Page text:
Wednesday, April 10, 2013

Special Late Nite Cap UPDATE 4-10-13 #SOSCHAT #EDCHAT #P2




Preschool For All Plan In Obama Budget May Skip Some States

President Barack Obama's "Preschool for All" initiative in his 2014 2014 budget proposal is billed as a way to make sure every American child can attend preschool for free. Helping kids in their early years can ease achievement gaps and help them enter the workforce later on, the administration said.

"This would constitute the largest expansion of educational opportunity in the 21st century," Secretary of Education Arne Duncan said on a Wednesday call with reporters.

But the $77 billion measure, to be funded by a 94-cent tax increase on a pack of cigarettes, is no sure bet. And even if Congress does pass the measure, it would not require states to actually expand preschool offerings. Rather, it would give incentives for them to do so, much like the Affordable Care Act. But the preschool incentive may be even less compelling to states than Obamacare, since Preschool for All doesn't help governors fulfill a 

Public education is a treasure we must protect

Public education is a treasure we must protect

by Peter O’Connor

Associate Professor Peter O’Connor is director of the Critical Research Unit in Applied Theatre at the University of Auckland.
(New Zealand) Teachers know they are in an ideological battle over the future of public education. That is why on Saturday they will be marching in civic centres across the country.
They are taking to the streets as they have little trust in the Minister of Education and if it is at all possible, even 

I’m not a theologian or educator: I’m “special assistant” to the governor.

Its been almost three weeks since Kathy M. Newman’s OP/ED (about opting out of PSSAs) went viral after being published in the Pittsburgh-Post Gazette.
That of course prompted Mr. Tim (not an educator) Eller to post a rebuttal.
In case you’ve forgotten, Mr. Eller is the press secretary to Pennsylvania secretary of education (Ronald Tomalis).  Between the two of them they have racked up ZERO years of teaching experience in K-12 public 


Please don’t read any more of this if you hate when grumpy old people make generalizations about modern society. I just feel the need to vent about something. DOES ANYONE TAKE PERSONAL RESPONSIBILITY FOR ANYTHING ANYMORE ?
With my wife requiring many doctor appointments these days, I have become increasingly irritated by the medical professions need to make “confirmation calls”. PLEASE STOP CALLING ME TO CONFIRM UPCOMING APPOINTMENTS! I wrote down the appointment date, I’m not going to forget it, I will bring my insurance cards and medication lists and everything else you feel the need to remind me about. These calls are getting 

Should Computers Grade Student Essays?

The New York Times recently reported on the introduction of software that is able to grade student essays and give instant feedback. It is currently being used in a number of universities; many others are likely to follow suit.
The student submits an essay and instantly receives a graded response from a computer. The student can then revise in hopes of improving the grade.
The software inevitably will be adopted for use in schools as well as colleges and universities.
Actually the Educational Testing Service already has an essay grader that can grade 16,000 essays in 20 seconds. Michael Winerip wrote about this in another article in the New York Times, back when he had a regular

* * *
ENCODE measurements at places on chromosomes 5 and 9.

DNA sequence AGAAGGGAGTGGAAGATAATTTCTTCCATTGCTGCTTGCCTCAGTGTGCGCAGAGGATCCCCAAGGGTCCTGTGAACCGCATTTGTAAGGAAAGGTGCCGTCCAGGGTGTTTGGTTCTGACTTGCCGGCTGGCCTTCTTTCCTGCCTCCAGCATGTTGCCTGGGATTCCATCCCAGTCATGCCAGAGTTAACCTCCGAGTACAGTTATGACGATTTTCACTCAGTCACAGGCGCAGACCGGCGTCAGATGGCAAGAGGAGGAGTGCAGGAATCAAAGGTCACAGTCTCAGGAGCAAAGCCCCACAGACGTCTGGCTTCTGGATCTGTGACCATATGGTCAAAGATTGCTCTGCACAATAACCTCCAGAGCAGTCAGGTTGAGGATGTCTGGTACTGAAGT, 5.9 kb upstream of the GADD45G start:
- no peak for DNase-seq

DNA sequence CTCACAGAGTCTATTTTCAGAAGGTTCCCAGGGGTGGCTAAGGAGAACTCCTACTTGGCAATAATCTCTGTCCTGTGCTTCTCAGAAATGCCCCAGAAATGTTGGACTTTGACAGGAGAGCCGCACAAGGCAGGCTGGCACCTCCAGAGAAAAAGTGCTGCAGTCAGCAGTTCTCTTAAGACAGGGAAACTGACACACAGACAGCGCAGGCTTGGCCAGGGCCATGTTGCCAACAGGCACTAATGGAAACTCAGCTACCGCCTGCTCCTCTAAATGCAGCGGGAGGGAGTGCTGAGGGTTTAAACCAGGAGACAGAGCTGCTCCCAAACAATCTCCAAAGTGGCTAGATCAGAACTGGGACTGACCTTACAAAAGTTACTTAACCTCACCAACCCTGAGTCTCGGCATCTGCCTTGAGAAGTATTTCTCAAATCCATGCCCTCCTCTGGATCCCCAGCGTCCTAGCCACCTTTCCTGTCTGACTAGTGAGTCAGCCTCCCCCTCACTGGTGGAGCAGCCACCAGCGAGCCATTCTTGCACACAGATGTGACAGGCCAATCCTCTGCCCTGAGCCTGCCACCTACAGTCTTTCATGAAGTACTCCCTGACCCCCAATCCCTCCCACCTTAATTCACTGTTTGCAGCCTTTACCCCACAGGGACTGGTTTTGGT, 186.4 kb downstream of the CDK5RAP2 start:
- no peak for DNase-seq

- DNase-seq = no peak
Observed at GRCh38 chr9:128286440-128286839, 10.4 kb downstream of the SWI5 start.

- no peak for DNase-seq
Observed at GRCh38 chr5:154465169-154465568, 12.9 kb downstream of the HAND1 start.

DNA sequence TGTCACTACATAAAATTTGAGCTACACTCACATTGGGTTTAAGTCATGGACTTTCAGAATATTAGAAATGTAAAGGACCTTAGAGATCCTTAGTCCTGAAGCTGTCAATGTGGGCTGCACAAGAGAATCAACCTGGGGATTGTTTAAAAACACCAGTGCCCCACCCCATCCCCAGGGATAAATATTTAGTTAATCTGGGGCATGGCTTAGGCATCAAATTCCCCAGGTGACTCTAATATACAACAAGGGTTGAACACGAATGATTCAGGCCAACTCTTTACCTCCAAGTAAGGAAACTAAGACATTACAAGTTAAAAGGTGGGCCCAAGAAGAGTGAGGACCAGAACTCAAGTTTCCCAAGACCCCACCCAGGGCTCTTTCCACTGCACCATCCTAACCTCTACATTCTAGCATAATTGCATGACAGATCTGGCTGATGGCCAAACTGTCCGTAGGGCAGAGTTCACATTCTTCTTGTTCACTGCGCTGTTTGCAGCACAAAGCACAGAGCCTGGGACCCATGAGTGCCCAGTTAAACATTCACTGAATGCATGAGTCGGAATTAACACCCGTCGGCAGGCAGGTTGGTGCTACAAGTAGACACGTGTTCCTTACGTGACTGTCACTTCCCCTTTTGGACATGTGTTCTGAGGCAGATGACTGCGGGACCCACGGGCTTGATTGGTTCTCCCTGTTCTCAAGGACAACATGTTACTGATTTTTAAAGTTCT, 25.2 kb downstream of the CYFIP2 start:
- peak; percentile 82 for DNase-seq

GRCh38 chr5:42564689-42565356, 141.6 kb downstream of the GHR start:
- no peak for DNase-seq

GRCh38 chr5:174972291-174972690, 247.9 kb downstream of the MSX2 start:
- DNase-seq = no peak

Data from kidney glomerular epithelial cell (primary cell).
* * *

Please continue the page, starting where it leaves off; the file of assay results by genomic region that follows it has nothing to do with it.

Bill Introduced: H.R.1222 Compact-Impact Aid Act of 2013

To amend the Compact of Free Association of 1985 to provide for adequate Compact-impact aid to affected States and territories, and for other purposes.

Bill Introduced: H.R.1200 American Health Security Act of 2013

To provide for health care for every American and to control the cost and enhance the quality of the health care system.

Goodbye Creativity and Imagination, Hello Common Core Writing!

I was at a meeting this morning, (Yes, another one).  This one was about Common Core writing standards. I sat there, staring blankly at the PowerPoint presentation being READ to me. (That's another post topic). The presenter showed screen after screen of what is expected of us next year when we implement the Common Core writing standards. My mind wandered to the soldiers in North Korea, all

Obama Administration’s 2014 Education Budget Proposal Boosts Pell Grant, Seeks Interest Rate Changes

The Barack Obama administration is proposing a $140 increase in the top Pell Grant plus more work/study funds and level support for minority-serving colleges and universities in a fiscal 2014 budget blueprint released Wednesday.
Overall, the U.S. Department of Education would realize a 4.6 percent increase, to $71 billion, for the next fiscal year. Also included in the budget is a plan to take Congress out of the business of setting student loan interest rates, instead moving to a market-based system.
One overarching goal in the budget is to address a “stubborn opportunity gap” facing many children and youth, said Education Secretary Arne Duncan. To help address such challenges, the budget includes more funds for low-income students and a $1.3 billion down payment on a new federal/state preschool partnership to expand 


The crusade to privatize public education continues gaining ground in the Florida Legislature, where the controversial bill to have a traditional neighborhood school transformed into a charter school, among other options, sails at full speed under the premise of empowering parents to turn around a school that’s failing their children.
This bill, with great symbolic importance to both sides of the issue, will be heard Thursday by the Senate Education Appropriations Subcommittee. The Florida House and the Senate Education Committee have already approved it.